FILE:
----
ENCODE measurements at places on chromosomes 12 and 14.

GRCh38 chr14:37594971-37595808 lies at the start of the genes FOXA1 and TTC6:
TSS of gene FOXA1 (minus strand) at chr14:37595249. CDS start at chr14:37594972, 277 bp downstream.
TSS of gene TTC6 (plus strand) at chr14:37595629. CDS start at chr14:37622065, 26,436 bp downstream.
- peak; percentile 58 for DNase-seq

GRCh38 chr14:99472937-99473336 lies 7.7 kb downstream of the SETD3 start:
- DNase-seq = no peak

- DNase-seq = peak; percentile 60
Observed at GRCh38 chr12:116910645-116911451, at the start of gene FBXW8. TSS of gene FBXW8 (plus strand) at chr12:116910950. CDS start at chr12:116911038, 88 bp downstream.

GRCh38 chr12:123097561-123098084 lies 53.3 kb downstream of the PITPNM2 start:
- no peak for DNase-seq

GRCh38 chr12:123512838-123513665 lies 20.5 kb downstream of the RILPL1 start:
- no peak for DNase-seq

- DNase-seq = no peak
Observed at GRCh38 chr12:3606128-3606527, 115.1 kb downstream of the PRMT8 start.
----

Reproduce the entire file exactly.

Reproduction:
ENCODE measurements at places on chromosomes 12 and 14.

GRCh38 chr14:37594971-37595808 lies at the start of the genes FOXA1 and TTC6:
TSS of gene FOXA1 (minus strand) at chr14:37595249. CDS start at chr14:37594972, 277 bp downstream.
TSS of gene TTC6 (plus strand) at chr14:37595629. CDS start at chr14:37622065, 26,436 bp downstream.
- peak; percentile 58 for DNase-seq

GRCh38 chr14:99472937-99473336 lies 7.7 kb downstream of the SETD3 start:
- DNase-seq = no peak

- DNase-seq = peak; percentile 60
Observed at GRCh38 chr12:116910645-116911451, at the start of gene FBXW8. TSS of gene FBXW8 (plus strand) at chr12:116910950. CDS start at chr12:116911038, 88 bp downstream.

GRCh38 chr12:123097561-123098084 lies 53.3 kb downstream of the PITPNM2 start:
- no peak for DNase-seq

GRCh38 chr12:123512838-123513665 lies 20.5 kb downstream of the RILPL1 start:
- no peak for DNase-seq

- DNase-seq = no peak
Observed at GRCh38 chr12:3606128-3606527, 115.1 kb downstream of the PRMT8 start.